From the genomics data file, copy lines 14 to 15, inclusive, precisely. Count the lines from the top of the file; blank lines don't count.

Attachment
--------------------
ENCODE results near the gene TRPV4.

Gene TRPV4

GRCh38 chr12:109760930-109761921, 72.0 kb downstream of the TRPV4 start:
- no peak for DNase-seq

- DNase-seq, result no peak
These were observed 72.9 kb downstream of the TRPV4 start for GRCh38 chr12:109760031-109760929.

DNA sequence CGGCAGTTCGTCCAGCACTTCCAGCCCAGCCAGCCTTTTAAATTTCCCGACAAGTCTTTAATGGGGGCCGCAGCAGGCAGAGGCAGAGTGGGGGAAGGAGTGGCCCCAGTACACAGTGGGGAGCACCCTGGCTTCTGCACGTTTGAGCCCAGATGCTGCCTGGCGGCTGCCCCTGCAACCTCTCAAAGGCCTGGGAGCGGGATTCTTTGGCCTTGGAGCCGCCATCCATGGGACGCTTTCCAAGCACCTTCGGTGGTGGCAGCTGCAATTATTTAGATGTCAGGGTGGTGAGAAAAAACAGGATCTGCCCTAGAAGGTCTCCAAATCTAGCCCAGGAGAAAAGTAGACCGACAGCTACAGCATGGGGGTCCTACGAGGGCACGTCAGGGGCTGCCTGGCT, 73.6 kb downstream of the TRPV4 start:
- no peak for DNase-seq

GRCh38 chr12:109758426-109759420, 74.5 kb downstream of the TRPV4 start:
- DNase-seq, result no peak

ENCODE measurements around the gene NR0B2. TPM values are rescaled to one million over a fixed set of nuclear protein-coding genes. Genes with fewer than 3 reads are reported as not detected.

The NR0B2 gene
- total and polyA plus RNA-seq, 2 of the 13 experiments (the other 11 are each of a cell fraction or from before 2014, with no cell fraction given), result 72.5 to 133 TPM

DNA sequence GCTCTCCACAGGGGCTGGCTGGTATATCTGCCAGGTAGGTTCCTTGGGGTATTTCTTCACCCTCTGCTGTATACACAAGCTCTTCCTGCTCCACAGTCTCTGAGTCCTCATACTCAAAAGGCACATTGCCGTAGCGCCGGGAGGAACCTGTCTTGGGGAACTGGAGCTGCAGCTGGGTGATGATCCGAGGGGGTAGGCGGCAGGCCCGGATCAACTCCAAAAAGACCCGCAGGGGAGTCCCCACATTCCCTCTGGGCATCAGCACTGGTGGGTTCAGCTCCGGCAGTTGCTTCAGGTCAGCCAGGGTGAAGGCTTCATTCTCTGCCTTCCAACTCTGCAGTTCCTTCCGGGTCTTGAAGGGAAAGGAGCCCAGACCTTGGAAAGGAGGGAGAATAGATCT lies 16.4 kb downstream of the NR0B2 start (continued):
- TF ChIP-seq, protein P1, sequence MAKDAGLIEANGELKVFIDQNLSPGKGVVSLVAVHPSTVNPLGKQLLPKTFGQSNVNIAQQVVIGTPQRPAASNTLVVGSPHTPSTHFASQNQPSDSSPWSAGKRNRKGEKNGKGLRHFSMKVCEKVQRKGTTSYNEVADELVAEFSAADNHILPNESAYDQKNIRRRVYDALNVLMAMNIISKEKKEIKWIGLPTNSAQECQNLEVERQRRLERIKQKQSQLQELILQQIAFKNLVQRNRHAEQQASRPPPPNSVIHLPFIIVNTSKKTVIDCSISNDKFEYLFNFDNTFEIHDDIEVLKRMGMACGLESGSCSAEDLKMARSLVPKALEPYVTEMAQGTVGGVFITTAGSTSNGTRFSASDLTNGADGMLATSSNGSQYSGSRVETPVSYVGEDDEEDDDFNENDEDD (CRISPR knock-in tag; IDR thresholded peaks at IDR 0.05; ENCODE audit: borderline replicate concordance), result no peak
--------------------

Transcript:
DNA sequence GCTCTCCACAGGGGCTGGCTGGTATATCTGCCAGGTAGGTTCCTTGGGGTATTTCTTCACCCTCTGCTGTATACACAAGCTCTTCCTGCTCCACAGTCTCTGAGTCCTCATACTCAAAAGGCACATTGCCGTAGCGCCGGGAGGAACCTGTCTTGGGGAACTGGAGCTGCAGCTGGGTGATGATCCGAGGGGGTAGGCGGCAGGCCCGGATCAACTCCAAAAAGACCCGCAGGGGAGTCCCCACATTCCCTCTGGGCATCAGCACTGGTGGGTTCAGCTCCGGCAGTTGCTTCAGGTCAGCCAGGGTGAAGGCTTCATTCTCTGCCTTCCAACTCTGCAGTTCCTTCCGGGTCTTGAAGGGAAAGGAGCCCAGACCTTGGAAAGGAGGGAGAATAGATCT lies 16.4 kb downstream of the NR0B2 start (continued):
- TF ChIP-seq, protein P1, sequence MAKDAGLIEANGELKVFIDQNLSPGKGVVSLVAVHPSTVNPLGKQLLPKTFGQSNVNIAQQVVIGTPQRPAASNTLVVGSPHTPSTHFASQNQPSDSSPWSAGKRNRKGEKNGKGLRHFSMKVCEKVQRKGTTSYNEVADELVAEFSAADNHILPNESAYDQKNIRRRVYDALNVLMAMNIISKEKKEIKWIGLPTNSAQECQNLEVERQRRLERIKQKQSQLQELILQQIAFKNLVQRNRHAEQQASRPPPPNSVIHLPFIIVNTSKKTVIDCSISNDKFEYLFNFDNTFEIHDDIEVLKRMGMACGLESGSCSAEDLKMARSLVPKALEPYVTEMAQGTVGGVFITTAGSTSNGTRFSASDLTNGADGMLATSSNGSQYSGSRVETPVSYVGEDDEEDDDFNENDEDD (CRISPR knock-in tag; IDR thresholded peaks at IDR 0.05; ENCODE audit: borderline replicate concordance), result no peak